“Housing Market Bubble Deflating”: really?
OK Marbleheaders, confess: you didn’t know you just lived through a housing bubble.
Maybe you got confused by the facts: only one house has sold this year for more than $1.8 million while there are 29 for sale at that price or higher; the median price for the first 9 months of the year was up 5% from 2012, but down 2% from 2011 and is still down 9% from the peak in 2005; after sales of SFHs of 22-30 each month from April to September, sales in October are likely to be around 10.
I attended a webinar this week in which the hypothesis was expressed that having the best data was the key to success. To that I would add being able to understand and explain the data.
As somebody who writes regularly on data and relies upon it as the foundation for my comments I get amused and frustrated in equal parts by the headlines that come into my inbox every day from my Google alerts. I can pretty well guaranty that I will see conflicting headlines such as “housing bubble” and “housing slump”. The quote in the title of this blog came from a headline this week.
Buy my favourite headlines of the week was:”housing market to fall 50-60%”. Wow! Quick, better cut the price on all homes for sale. Oh, wait a minute, the article referred to the Ukraine, and was referring to the number of sales, not the price. I guess we all know that the headline writer’s job is to get people to read the story, but truth in headline writing occasionally would be quite acceptable to most of us.
Having discovered that the article referred to the Ukraine, I can relax and go back to worrying about the budget crisis, debt ceiling and dysfunctional Government in this country. That feels better. Or not.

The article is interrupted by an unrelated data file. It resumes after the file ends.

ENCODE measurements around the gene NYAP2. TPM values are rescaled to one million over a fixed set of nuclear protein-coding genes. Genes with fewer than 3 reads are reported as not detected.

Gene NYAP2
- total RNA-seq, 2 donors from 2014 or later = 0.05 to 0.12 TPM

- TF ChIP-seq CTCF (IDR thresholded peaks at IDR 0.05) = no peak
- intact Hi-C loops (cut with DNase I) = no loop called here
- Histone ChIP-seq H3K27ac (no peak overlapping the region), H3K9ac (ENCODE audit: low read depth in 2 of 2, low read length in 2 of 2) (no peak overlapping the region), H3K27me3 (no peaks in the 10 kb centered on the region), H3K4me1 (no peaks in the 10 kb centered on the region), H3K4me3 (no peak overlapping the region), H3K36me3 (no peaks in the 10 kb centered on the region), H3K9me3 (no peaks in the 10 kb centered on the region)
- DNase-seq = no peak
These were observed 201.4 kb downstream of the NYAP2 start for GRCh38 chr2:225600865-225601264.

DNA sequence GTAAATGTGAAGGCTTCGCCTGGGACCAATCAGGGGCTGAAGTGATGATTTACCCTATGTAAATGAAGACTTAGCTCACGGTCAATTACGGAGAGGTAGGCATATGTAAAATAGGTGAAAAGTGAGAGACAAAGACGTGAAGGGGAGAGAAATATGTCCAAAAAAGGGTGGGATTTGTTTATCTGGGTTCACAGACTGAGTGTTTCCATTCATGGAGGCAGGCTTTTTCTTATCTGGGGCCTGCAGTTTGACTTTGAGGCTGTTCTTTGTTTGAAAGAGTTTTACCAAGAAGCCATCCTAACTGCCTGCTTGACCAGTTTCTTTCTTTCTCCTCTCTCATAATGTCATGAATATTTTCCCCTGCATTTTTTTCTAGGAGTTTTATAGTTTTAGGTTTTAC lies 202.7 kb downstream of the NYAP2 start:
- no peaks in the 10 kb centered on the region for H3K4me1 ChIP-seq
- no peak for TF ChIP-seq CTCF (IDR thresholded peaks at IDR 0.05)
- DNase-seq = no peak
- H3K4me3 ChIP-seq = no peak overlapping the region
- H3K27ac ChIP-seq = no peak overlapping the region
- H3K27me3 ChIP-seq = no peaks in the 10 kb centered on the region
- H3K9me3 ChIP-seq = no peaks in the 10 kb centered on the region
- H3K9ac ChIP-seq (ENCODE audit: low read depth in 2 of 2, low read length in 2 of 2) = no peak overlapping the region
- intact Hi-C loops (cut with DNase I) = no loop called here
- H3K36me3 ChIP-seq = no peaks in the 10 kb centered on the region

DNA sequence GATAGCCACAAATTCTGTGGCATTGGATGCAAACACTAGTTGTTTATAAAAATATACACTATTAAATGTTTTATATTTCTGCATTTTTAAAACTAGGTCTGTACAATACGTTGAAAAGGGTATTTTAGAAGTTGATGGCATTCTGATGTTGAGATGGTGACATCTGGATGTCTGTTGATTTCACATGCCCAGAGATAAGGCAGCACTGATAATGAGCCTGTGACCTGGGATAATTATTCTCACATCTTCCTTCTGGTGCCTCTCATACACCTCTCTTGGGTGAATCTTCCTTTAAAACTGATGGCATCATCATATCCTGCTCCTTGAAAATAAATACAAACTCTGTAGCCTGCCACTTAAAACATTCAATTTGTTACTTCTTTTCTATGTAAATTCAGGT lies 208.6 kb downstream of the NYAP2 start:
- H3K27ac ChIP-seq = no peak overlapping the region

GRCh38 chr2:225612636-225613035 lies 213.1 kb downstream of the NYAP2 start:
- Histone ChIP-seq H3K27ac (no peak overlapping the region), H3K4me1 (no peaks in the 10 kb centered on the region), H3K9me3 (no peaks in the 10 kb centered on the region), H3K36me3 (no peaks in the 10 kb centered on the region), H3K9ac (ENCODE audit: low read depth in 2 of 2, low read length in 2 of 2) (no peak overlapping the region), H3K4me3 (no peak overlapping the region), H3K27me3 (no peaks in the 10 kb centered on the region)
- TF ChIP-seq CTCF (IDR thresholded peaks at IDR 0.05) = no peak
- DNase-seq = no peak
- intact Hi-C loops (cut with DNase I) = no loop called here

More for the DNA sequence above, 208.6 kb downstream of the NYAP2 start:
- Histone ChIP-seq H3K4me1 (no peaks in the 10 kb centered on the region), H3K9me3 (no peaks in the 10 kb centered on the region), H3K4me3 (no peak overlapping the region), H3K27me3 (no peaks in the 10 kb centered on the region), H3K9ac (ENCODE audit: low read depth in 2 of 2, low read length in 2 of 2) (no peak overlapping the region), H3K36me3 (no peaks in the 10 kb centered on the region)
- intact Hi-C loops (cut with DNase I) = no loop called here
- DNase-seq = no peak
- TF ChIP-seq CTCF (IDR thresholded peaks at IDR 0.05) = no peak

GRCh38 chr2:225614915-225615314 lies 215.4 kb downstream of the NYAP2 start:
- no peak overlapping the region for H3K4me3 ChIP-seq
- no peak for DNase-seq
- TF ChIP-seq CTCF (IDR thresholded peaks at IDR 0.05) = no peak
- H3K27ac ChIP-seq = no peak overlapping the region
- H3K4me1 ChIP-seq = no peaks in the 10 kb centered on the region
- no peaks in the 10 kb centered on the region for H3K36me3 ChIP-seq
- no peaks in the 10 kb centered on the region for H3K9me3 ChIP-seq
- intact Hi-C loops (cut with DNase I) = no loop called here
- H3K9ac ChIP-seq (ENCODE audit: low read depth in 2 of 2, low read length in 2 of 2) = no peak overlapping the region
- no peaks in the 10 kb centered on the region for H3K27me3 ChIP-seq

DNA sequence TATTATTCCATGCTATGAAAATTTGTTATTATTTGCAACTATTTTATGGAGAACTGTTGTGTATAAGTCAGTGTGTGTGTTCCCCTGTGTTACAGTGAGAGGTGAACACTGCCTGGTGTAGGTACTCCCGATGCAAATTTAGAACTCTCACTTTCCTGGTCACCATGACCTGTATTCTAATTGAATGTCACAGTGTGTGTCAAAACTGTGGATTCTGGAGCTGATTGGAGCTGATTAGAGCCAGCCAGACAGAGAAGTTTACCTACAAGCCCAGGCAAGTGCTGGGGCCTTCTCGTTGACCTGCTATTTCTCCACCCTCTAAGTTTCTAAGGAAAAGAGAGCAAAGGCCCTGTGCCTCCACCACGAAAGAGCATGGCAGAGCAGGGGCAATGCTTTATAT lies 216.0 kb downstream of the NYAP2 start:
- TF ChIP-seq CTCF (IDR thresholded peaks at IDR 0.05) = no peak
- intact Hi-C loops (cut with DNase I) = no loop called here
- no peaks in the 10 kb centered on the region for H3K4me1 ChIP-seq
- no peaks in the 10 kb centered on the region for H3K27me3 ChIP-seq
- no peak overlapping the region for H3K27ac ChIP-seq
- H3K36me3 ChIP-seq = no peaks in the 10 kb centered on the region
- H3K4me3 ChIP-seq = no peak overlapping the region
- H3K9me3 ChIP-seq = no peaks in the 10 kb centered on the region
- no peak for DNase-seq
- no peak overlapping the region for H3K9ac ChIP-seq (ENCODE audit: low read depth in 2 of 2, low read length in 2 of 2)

Those of you who know me will be aware that my new thing is MOOCs – Massive Open Online Courses. I am taking Wharton MBA classes online free. Check out https://www.coursera.org/course/accounting.
A revolution is hurtling down the pike in education. If you don’t believe it consider this: since its founding in 1881 Wharton has produced 92,000 alumni. Its Introduction to Financial Accounting course on Coursera has more than 130,000* had signed up. That’s more than the number of alums of 132 years. Astounding.
And as the Carpenters sang in a different context many years ago:”We’ve only just begun”.
When I wrote that bit about MOOCs yesterday I know I had a link to real estate in mind, but today I can’t figure out what it was. Oh well.
Back to real estate. As I have documented – with supporting data – there have been two major trends in the Marblehead market. First, the market under $500,000, which for several years was the weakest segment, appears to have worked through the volumes for sale and now is suffering from a severe shortfall.
That makes sense. Homeowners in this segment were often young with limited other resources and were the most immediately vulnerable to the super recession. Conversely, as the economy has stabilized, this segment is seeing demand from those who survived the recession and want to take advantage of lower prices and ultra low mortgage rates.
The second trend has been the really low number of sales at the higher end, at least in Marblehead and other North Shore locations. This one is harder to fathom. It has been said many times once people move to Marblehead they tend to stay and when they move house buy another one in town. “Trading up” is a well established practice, but seems to be almost totally absent from the market this year. Why?
While several hypotheses have been expounded – from simple supply and demand to the reurbanization of America to the time it takes to spread out from the centre (Boston) – no one I know has come up with a convincing explanation.
So I shall keep searching.
And I shall be sure to let you know when I spot a bubble.
* I have corrected this number from the original posting
If you are considering buying or selling a home and have questions about the market and/or current home prices, feel free to contact me on 781.631.1223 or andrew@HarborsideRealty.com.
Andrew Oliver is a Realtor with Harborside Realty in Marblehead.